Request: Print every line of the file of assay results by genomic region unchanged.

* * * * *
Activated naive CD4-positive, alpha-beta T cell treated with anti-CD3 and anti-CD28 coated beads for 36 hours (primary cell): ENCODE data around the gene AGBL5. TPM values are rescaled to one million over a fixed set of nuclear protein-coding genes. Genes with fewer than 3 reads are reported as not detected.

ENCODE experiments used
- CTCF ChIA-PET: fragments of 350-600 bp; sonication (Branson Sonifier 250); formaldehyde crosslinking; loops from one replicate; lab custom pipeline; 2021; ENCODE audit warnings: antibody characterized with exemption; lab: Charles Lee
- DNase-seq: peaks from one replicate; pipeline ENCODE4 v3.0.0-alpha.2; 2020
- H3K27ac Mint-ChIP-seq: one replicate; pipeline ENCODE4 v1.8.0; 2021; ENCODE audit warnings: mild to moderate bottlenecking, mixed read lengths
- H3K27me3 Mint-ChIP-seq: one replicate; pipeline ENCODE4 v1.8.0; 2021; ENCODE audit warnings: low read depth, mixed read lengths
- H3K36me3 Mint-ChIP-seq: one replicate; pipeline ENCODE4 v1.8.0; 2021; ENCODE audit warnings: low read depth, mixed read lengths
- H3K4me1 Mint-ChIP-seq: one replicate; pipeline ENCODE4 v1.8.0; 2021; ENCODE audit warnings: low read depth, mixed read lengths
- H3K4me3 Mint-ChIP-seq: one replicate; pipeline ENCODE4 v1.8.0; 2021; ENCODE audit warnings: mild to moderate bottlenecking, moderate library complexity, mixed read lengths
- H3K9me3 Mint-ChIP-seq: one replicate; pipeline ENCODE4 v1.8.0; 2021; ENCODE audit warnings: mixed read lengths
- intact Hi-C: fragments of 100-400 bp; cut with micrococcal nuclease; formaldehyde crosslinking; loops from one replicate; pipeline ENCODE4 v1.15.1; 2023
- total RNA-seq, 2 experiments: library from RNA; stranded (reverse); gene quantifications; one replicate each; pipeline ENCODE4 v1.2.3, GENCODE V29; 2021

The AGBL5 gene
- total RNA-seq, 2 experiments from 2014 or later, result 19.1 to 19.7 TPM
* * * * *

Activated naive CD4-positive, alpha-beta T cell treated with anti-CD3 and anti-CD28 coated beads for 36 hours (primary cell): ENCODE data around the gene AGBL5. TPM values are rescaled to one million over a fixed set of nuclear protein-coding genes. Genes with fewer than 3 reads are reported as not detected.

ENCODE experiments used
- CTCF ChIA-PET: fragments of 350-600 bp; sonication (Branson Sonifier 250); formaldehyde crosslinking; loops from one replicate; lab custom pipeline; 2021; ENCODE audit warnings: antibody characterized with exemption; lab: Charles Lee
- DNase-seq: peaks from one replicate; pipeline ENCODE4 v3.0.0-alpha.2; 2020
- H3K27ac Mint-ChIP-seq: one replicate; pipeline ENCODE4 v1.8.0; 2021; ENCODE audit warnings: mild to moderate bottlenecking, mixed read lengths
- H3K27me3 Mint-ChIP-seq: one replicate; pipeline ENCODE4 v1.8.0; 2021; ENCODE audit warnings: low read depth, mixed read lengths
- H3K36me3 Mint-ChIP-seq: one replicate; pipeline ENCODE4 v1.8.0; 2021; ENCODE audit warnings: low read depth, mixed read lengths
- H3K4me1 Mint-ChIP-seq: one replicate; pipeline ENCODE4 v1.8.0; 2021; ENCODE audit warnings: low read depth, mixed read lengths
- H3K4me3 Mint-ChIP-seq: one replicate; pipeline ENCODE4 v1.8.0; 2021; ENCODE audit warnings: mild to moderate bottlenecking, moderate library complexity, mixed read lengths
- H3K9me3 Mint-ChIP-seq: one replicate; pipeline ENCODE4 v1.8.0; 2021; ENCODE audit warnings: mixed read lengths
- intact Hi-C: fragments of 100-400 bp; cut with micrococcal nuclease; formaldehyde crosslinking; loops from one replicate; pipeline ENCODE4 v1.15.1; 2023
- total RNA-seq, 2 experiments: library from RNA; stranded (reverse); gene quantifications; one replicate each; pipeline ENCODE4 v1.2.3, GENCODE V29; 2021

The AGBL5 gene
- total RNA-seq, 2 experiments from 2014 or later, result 19.1 to 19.7 TPM